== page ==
Marcel Duchamp's impact in the genesis of modern conceptual art was revolutionary. For one, he produced the famous Nude Descending a Staircase:
Then he gave up painting in order to play chess full time.
The idea of Duchamp playing chess in lieu of making art was fascinating and puzzling. While visiting visiting D. Adler and Delores Furtado at their home in Brooklyn and sitting in their kitchen discussing this, Delores, a sculptor, pointed out The Fountain, Duchamp's famous porcelain urinal, and his most famous "Ready Made" (those objects of utility, recognizable and common place, which had challenged the convention of artistic definition of the time), perhaps hadn't been his idea after all.
I redirected my searches away from chess to the source of Duchamp's sculpture: The Baroness Elsa von Freytag-Lorinhoven. She'd been a wildly creative collagist and assembly artist of found objects for several years prior to Duchamp announcing the Ready Made line.
The toilet had been sent to him by this eccentric woman already branded with the famous R. Mutt. In 1917, Duchamp wrote his sister how "one of my female friends under a masculine pseudonym, Richard Mutt, sent in a porcelain urinal as a sculpture." Duchamp submitted the urinal to the 1917 exhibition of the Society of Independent Artists in New York, under the artist's name Richard Mutt. They declined to exhibit the piece even though the show's explicit intention had been to present each of the works submitted. The judgement implied the object could not be considered art by the panel's definition.
R. Mutt, it was later conjectured, had been the Baroness' play on the German armut, meaning poverty, and in that context, further implied intellectual poverty. Years later, after the baroness and the original photographer had passed, Duchamp insisted the sculpture was his creation solely.
The Baroness did issue a rebuttal of abandonment in the form of a 1923 painting entitled: Forgotten Like This Parapluie Am I By you - Faithless Bernice. In it, she depicts the toilet with Duchamp's pipe sitting on the rim.
Much has been made of Duchamp playing chess. Records of his matches are available, articles have been written on a chess problem he bequeathed as well as his particular interest in the endgame. Several art critics inferred that his chess activities and further, the spirit and logic of a chess match, was synonymous with Duchamp's self-definition as artist. In that way, his reluctance to outwardly involve himself in the art world was consistent. Duchamp chose a more concrete world of ideas over the institution of imagery.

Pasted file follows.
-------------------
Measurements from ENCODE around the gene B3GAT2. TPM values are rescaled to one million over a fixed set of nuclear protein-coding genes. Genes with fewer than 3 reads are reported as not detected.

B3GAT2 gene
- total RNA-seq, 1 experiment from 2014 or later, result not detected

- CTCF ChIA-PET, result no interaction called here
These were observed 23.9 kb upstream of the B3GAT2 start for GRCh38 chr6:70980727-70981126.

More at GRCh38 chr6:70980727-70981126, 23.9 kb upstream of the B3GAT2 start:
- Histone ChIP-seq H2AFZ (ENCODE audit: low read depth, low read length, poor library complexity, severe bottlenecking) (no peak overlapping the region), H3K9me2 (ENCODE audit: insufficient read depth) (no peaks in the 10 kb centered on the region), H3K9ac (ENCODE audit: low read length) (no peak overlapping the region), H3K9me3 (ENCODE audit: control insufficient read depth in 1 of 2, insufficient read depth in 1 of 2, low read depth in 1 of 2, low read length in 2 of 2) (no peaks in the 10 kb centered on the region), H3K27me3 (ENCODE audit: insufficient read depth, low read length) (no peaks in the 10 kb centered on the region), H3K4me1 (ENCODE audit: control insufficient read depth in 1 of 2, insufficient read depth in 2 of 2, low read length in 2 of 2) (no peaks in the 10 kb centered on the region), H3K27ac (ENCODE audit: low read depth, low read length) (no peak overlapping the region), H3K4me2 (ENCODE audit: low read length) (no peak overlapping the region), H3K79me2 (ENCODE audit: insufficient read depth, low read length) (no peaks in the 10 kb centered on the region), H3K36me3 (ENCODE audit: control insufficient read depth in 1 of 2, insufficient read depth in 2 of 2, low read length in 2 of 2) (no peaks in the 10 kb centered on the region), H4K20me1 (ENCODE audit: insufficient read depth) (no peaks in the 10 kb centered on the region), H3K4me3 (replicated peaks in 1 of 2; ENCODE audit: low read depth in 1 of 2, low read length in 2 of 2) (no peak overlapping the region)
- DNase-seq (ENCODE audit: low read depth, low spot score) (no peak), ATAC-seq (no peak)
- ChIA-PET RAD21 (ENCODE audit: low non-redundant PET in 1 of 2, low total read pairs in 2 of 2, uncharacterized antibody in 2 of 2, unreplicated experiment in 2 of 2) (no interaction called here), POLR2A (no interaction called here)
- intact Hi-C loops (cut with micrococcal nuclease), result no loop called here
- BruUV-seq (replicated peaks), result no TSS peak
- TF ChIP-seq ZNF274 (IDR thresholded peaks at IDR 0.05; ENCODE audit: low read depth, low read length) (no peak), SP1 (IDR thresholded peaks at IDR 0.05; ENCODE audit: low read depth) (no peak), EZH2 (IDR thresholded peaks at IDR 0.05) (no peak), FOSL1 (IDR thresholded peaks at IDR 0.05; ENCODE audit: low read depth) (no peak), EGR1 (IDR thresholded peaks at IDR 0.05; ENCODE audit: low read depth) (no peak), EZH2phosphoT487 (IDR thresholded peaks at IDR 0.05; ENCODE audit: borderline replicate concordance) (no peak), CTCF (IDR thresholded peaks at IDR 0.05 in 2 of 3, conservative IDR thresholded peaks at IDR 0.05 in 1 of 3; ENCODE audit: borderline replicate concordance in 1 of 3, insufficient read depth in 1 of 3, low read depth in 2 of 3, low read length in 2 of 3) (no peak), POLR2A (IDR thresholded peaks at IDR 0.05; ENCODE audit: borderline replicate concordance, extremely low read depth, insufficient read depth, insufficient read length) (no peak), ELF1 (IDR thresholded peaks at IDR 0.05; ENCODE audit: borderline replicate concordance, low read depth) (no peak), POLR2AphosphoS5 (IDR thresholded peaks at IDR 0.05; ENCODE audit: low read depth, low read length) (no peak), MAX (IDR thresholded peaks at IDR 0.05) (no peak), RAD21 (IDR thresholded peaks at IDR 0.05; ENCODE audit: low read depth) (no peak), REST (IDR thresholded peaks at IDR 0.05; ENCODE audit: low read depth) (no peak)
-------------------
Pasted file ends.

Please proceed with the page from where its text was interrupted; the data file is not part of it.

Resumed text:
"If Bobby Fischer came to me for advice, I certainly would not discourage him—as if anyone could—but I would try to make it positively clear that he will never have any money from chess, live a monk-like existence and know more rejection than any artist ever has, struggling to be known and accepted."
Duchamp appeared gaunt and drawn to me in his later photographs, like the face of an inveterate gambler, a man in debt. Dostoyevsky's later likenesses were similar. Could Duchamp have been at once a man of ideas and a man in conflict? Imagined in the extreme, could Duchamp have been pressed to death, slowly, internally, as they had pressed the witches of Salem, the judges, his own internal interlocutor(s)? That Duchamp's turning to chess and away from art did not represent an intellectual or even aesthetic response, but the act of someone with something to hide? Who knows. A conjecture solely based on glances at photographic likenesses is flippant and presented here solely as a reminder of the broad spectrum of unknown human possibility. A pensive man can certainly be seen, one side of the mouth, curling with faint irony. Duchamp was someone of such obvious enormous influence and thoughtfulness. He must have "known what he was doing."
With regard to his relationship to the crazy baroness, whom he earlier spoke of as a genius then later, distanced himself: Truth can and does remain hidden, in art, as in politics, and certainly, individual truth. We live in an age of fallen heroes, and in that, God has died a couple of times. We can no longer place our absolute trust in individuals of stature. It seems entirely possible this little known eccentric baroness, this unsung hero, came up with at least a few of the seminal ideas credited to him.
Arising from the scouring material and clarification of this baroness's role in the history of twentieth century art, I discovered a wonderful book: Stranger Than We Can Imagine: Making Sense of the Twentieth Century, written by John Higgs and published by Weidenfeld and Nicolsen. Broadly eclectic in its scope, Higgs explores the subjectivity of viewpoint in both the arts and sciences of the 20th century, the relativistic outlook leading toward postmodernism: absolute truth does not exist.